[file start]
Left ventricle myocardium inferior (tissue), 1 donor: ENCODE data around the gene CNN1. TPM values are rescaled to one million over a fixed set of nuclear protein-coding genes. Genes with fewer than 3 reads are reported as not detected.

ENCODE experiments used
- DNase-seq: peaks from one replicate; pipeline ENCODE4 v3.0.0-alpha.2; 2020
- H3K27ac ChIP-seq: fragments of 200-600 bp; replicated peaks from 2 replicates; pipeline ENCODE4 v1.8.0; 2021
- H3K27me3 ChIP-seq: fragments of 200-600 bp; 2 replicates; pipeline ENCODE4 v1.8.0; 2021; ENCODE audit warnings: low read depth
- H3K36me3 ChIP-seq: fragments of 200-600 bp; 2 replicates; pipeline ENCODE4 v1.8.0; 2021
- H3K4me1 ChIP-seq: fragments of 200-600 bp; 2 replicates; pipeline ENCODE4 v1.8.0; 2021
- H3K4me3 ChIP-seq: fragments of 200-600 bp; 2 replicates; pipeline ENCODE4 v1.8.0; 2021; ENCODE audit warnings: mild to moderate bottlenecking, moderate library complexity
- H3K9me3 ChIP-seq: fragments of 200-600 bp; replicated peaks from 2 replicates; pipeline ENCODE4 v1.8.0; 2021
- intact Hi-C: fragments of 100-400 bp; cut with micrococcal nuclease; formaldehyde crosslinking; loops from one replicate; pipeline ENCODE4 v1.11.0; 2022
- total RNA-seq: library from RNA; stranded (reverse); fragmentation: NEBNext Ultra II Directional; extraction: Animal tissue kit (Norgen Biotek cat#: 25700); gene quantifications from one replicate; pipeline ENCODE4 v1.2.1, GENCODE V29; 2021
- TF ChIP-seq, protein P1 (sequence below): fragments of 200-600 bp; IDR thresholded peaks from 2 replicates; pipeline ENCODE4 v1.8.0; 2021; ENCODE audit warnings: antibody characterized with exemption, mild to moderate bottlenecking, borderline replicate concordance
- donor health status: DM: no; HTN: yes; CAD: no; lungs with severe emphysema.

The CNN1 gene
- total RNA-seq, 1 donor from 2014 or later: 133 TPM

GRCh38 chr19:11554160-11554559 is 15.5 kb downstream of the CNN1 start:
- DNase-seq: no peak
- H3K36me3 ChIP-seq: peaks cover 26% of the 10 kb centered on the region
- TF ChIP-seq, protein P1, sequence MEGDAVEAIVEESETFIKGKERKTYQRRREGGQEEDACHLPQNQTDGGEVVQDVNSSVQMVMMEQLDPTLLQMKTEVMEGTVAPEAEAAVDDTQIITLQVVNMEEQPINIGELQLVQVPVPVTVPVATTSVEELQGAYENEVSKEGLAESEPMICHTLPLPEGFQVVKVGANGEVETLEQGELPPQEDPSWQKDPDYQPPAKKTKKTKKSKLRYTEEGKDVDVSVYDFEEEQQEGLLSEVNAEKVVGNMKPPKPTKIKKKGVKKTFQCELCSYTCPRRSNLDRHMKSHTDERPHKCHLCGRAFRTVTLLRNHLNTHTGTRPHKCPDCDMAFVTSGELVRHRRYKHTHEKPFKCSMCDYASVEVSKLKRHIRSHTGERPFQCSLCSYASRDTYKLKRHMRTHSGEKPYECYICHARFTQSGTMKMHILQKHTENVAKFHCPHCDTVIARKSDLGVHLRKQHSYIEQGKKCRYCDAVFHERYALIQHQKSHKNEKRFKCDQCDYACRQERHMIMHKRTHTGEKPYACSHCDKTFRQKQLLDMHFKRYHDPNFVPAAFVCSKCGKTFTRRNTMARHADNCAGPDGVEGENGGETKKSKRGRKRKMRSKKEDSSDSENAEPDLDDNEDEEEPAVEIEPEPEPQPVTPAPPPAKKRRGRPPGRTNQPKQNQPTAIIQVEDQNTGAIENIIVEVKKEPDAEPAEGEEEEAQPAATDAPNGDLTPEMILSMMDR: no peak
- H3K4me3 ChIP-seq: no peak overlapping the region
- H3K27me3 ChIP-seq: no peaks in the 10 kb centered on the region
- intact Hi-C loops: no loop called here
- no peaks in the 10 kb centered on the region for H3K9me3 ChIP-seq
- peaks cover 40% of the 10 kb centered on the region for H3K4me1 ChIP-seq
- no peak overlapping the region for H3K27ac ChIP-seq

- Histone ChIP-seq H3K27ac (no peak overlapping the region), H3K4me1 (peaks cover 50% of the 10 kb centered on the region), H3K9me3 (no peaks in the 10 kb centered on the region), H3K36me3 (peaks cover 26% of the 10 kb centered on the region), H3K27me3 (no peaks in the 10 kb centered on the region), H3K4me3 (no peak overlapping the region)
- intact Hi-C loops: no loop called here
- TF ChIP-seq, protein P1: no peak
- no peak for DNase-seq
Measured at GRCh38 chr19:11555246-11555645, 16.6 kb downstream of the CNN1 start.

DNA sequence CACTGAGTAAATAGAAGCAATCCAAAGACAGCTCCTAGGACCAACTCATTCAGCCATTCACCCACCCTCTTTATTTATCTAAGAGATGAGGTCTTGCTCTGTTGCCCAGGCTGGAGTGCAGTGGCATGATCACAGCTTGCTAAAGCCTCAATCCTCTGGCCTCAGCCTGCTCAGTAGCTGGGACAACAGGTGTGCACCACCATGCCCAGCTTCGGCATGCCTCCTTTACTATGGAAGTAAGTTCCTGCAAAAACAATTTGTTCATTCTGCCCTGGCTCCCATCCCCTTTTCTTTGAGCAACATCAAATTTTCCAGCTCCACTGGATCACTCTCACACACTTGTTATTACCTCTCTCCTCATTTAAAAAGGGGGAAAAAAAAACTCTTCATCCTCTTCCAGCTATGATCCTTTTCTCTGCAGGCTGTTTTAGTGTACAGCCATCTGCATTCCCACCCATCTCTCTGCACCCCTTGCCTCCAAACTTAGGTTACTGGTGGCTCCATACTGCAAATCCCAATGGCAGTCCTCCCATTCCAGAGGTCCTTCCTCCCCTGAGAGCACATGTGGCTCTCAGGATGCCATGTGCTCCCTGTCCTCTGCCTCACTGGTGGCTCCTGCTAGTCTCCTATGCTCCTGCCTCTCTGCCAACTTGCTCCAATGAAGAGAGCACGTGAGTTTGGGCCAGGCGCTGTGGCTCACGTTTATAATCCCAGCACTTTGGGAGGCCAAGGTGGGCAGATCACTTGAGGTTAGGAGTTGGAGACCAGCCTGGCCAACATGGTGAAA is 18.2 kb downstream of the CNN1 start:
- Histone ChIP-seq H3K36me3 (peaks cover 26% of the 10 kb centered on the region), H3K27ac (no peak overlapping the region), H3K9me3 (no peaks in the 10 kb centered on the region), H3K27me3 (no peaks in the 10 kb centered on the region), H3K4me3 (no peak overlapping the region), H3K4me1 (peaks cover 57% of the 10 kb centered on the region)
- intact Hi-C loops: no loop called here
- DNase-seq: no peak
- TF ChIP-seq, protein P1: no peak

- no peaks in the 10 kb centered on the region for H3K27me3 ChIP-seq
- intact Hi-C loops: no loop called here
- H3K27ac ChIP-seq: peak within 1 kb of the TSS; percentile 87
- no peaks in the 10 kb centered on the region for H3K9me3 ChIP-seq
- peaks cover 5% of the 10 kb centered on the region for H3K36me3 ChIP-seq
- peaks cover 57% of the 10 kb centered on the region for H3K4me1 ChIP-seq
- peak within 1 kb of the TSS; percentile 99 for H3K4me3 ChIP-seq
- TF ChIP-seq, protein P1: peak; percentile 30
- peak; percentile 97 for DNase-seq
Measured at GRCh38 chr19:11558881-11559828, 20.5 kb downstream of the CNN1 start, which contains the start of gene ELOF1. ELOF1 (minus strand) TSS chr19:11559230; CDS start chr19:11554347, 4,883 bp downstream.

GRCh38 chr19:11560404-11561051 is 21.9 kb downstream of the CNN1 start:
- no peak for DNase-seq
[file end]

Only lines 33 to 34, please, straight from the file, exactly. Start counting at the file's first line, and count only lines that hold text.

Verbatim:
- intact Hi-C loops: no loop called here
- DNase-seq: no peak